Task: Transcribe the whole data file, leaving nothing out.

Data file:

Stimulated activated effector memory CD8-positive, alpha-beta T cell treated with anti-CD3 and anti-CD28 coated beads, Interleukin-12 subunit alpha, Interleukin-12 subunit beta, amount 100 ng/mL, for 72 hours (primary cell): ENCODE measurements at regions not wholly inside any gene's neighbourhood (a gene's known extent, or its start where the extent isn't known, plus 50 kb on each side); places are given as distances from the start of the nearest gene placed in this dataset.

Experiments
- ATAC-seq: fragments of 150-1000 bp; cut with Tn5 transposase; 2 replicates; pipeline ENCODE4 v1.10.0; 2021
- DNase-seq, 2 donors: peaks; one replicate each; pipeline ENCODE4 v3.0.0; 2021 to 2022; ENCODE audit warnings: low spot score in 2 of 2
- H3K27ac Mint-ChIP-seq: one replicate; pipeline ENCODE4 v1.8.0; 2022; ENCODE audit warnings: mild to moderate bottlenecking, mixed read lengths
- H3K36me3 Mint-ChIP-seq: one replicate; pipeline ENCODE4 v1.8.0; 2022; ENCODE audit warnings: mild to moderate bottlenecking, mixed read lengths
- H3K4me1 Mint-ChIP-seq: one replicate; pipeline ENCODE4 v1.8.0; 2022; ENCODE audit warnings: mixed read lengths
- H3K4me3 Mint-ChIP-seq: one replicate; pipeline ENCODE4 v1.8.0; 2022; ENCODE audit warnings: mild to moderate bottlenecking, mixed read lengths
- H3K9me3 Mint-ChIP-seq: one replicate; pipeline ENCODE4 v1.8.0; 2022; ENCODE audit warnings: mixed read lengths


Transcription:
Stimulated activated effector memory CD8-positive, alpha-beta T cell treated with anti-CD3 and anti-CD28 coated beads, Interleukin-12 subunit alpha, Interleukin-12 subunit beta, amount 100 ng/mL, for 72 hours (primary cell): ENCODE measurements at regions not wholly inside any gene's neighbourhood (a gene's known extent, or its start where the extent isn't known, plus 50 kb on each side); places are given as distances from the start of the nearest gene placed in this dataset.

Experiments
- ATAC-seq: fragments of 150-1000 bp; cut with Tn5 transposase; 2 replicates; pipeline ENCODE4 v1.10.0; 2021
- DNase-seq, 2 donors: peaks; one replicate each; pipeline ENCODE4 v3.0.0; 2021 to 2022; ENCODE audit warnings: low spot score in 2 of 2
- H3K27ac Mint-ChIP-seq: one replicate; pipeline ENCODE4 v1.8.0; 2022; ENCODE audit warnings: mild to moderate bottlenecking, mixed read lengths
- H3K36me3 Mint-ChIP-seq: one replicate; pipeline ENCODE4 v1.8.0; 2022; ENCODE audit warnings: mild to moderate bottlenecking, mixed read lengths
- H3K4me1 Mint-ChIP-seq: one replicate; pipeline ENCODE4 v1.8.0; 2022; ENCODE audit warnings: mixed read lengths
- H3K4me3 Mint-ChIP-seq: one replicate; pipeline ENCODE4 v1.8.0; 2022; ENCODE audit warnings: mild to moderate bottlenecking, mixed read lengths
- H3K9me3 Mint-ChIP-seq: one replicate; pipeline ENCODE4 v1.8.0; 2022; ENCODE audit warnings: mixed read lengths